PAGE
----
Why Starting With a Flash-forward is Cheating

First, definition. A flash-forward is when the story jumps forward from the present time (you know, like a flashback, but the other way around).

Second, clarification. Flash-forwards by themselves are not cheating. They're a perfectly valid literary device that goes in your toolbox with all the others. I'm specifically talking about starting a story with a flash-forward.

Third, disclaimer. Starting with a flash-forward can be done well. This post is about why it usually isn't.

Got all that? Let's move forward.


Here's what it looks like. You're reading an awesome action scene. The MC is hunting the villain, terrified that, if she doesn't find him in time, the villain will turn her little brother into one of his Zombie Ninja Minions. She must be on the right track because she is suddenly ambushed by three ZNMs. She beats one off in an awesome display of intelligence and martial arts, but the other two grab her, force her off the edge of a cliff...

The chapter ends. You turn the page, desperately wanting to know what happens only to discover the next chapter starts weeks before. The MC is with her little brother, both happy. Nothing is wrong. There are no Zombie Ninja Minions. The MC is not an awesome martial artist yet.

Writers will often do this to start with action or to hook the reader. They want the reader invested in some moment further in the story so they'll read through the whole beginning to get there. There are some problems though:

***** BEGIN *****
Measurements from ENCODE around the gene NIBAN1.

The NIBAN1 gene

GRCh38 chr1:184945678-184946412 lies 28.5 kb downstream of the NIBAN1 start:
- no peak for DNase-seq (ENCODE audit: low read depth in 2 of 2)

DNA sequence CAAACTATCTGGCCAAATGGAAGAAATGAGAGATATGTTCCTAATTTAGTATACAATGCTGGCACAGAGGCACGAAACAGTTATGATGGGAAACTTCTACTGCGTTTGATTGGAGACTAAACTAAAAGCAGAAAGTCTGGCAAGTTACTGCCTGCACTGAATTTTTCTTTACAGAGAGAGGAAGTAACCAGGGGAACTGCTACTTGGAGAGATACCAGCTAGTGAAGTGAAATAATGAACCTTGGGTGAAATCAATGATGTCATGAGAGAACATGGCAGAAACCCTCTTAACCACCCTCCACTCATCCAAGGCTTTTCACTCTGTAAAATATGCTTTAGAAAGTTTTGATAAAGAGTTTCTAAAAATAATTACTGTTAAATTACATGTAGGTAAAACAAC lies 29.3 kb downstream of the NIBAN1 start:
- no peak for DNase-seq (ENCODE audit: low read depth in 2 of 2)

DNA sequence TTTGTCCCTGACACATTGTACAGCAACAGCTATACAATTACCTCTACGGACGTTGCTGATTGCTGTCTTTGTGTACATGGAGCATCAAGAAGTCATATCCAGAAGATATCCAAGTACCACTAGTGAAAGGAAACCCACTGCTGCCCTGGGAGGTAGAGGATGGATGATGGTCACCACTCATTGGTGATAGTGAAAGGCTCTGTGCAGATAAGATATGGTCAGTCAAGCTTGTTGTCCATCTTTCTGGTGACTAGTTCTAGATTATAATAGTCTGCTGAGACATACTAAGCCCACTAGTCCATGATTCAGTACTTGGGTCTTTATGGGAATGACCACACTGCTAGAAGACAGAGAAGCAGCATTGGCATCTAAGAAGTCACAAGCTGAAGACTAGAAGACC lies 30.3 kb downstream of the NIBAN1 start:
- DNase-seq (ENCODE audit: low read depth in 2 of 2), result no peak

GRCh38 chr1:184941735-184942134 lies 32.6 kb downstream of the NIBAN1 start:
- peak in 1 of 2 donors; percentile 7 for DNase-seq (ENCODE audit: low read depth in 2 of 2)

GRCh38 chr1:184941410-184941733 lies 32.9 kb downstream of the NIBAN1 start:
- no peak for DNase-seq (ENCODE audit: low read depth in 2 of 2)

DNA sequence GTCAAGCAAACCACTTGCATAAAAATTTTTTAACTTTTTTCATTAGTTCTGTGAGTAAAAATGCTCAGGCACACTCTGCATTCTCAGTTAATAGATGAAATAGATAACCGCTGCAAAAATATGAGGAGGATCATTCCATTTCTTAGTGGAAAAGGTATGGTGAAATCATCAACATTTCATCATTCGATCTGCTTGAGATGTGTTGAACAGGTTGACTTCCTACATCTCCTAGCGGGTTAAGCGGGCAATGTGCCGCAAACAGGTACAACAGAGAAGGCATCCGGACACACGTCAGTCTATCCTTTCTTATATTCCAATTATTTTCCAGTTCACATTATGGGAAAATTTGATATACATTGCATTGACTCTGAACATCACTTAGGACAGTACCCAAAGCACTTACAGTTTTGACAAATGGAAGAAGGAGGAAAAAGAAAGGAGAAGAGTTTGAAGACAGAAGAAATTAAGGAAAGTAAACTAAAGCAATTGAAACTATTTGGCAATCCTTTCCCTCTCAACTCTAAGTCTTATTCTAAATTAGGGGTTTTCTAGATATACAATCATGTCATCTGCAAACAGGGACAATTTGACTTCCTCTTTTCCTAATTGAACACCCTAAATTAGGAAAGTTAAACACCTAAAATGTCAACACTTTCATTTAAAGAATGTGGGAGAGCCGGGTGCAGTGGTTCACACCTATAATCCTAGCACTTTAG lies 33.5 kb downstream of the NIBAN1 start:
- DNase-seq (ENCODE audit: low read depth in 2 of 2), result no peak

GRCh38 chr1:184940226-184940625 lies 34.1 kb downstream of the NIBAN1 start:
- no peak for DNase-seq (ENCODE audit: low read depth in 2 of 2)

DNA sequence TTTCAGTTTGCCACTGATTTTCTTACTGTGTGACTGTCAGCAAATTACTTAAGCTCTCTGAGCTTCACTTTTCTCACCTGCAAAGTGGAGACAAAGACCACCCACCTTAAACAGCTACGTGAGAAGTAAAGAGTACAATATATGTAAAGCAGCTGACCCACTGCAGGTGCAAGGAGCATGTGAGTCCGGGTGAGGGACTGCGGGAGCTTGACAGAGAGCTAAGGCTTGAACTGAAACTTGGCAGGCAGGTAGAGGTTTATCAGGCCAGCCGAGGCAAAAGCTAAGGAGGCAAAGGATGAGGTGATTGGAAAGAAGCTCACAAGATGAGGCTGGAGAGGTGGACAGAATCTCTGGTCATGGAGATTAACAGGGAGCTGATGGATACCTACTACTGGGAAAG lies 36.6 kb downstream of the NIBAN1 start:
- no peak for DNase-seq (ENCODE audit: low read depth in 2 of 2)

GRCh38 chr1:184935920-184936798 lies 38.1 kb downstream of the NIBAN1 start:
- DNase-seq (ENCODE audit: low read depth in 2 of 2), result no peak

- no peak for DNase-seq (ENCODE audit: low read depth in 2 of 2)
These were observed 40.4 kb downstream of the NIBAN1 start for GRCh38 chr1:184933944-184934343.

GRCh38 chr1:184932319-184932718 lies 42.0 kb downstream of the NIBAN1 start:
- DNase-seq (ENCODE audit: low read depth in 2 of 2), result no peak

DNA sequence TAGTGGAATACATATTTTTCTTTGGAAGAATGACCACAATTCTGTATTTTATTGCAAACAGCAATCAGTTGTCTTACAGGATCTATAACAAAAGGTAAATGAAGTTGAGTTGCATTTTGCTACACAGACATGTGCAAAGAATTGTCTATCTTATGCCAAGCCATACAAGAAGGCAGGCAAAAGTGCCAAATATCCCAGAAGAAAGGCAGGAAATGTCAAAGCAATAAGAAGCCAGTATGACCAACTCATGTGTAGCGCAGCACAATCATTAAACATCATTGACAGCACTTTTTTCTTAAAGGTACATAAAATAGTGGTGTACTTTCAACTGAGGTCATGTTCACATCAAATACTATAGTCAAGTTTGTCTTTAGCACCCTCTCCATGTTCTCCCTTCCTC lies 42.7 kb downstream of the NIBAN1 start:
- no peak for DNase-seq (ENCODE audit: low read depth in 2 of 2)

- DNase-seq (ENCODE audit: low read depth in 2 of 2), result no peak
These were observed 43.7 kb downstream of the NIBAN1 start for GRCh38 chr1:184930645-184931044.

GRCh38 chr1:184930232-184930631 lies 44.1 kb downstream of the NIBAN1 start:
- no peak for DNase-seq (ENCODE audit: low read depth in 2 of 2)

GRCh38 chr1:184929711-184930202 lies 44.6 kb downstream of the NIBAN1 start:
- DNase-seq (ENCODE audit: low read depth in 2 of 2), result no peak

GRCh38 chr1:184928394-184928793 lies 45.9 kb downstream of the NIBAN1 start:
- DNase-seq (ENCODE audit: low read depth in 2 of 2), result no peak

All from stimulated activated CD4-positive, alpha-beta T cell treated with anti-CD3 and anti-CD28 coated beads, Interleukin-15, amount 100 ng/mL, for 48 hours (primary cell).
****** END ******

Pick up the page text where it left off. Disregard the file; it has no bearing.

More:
1. The reader is forced to start the story twice. If your regular beginning isn't good enough, don't add a more exciting one. Fix the first one.
  2. A lot of tension and surprises are gone. We know about the ZNMs, and so feel nothing when the MC first discovers their existence. Likewise with when her brother is kidnapped. And we know that, no matter what horrible things happen to her between now and the flash-forward, nothing permanent will happen to her until then.
  3. Even though the opening is a flash-forward -- and the next chapter is the present -- the reader will feel like everything leading up to the flash-forward incident is backstory. Really, really long backstory.
Now if the reader keeps going, they'll eventually get over that feeling and get invested in this new present. But not all readers will keep going. The trick to hook the reader doesn't always work.

This doesn't mean you can't do it. As I said at the start, it can be done well. Not having done one myself, my tips to do so are rudimentary:
  1. Your second beginning (in the present) has to hook the reader just as much, if not more, than the flash-forward beginning (just like any other prologue).
  2. Be intentional about what you reveal in the flash-forward.
The Firefly episode "Out of Gas" is a great example of flash-forward (seriously, go watch it RIGHT NOW). Part of why it works is because we see so little. We only know that the ship is dead in space and everyone is gone except the captain (who's bleeding from a stomach wound). So not only do we want to know whether the captain will live, but we also want to know how things got so bad to get him in that state. Where is everyone else? Are they dead? Who did this to them?

Have you seen flash-forward done well? Where (and why, do you think)?

13 comments:

Andre said...

The movie Veronica Guerin starts with a flash forward. In said flash forward, she gets murdered. I feel this works really well as it lets you focus more on why she dies rather than wondering whether or not she dies. Probably another large contributing factor to this being ok is that it's a historical/based on fact movie, and historical movies seem to be able to get away with that a lot easier than most would.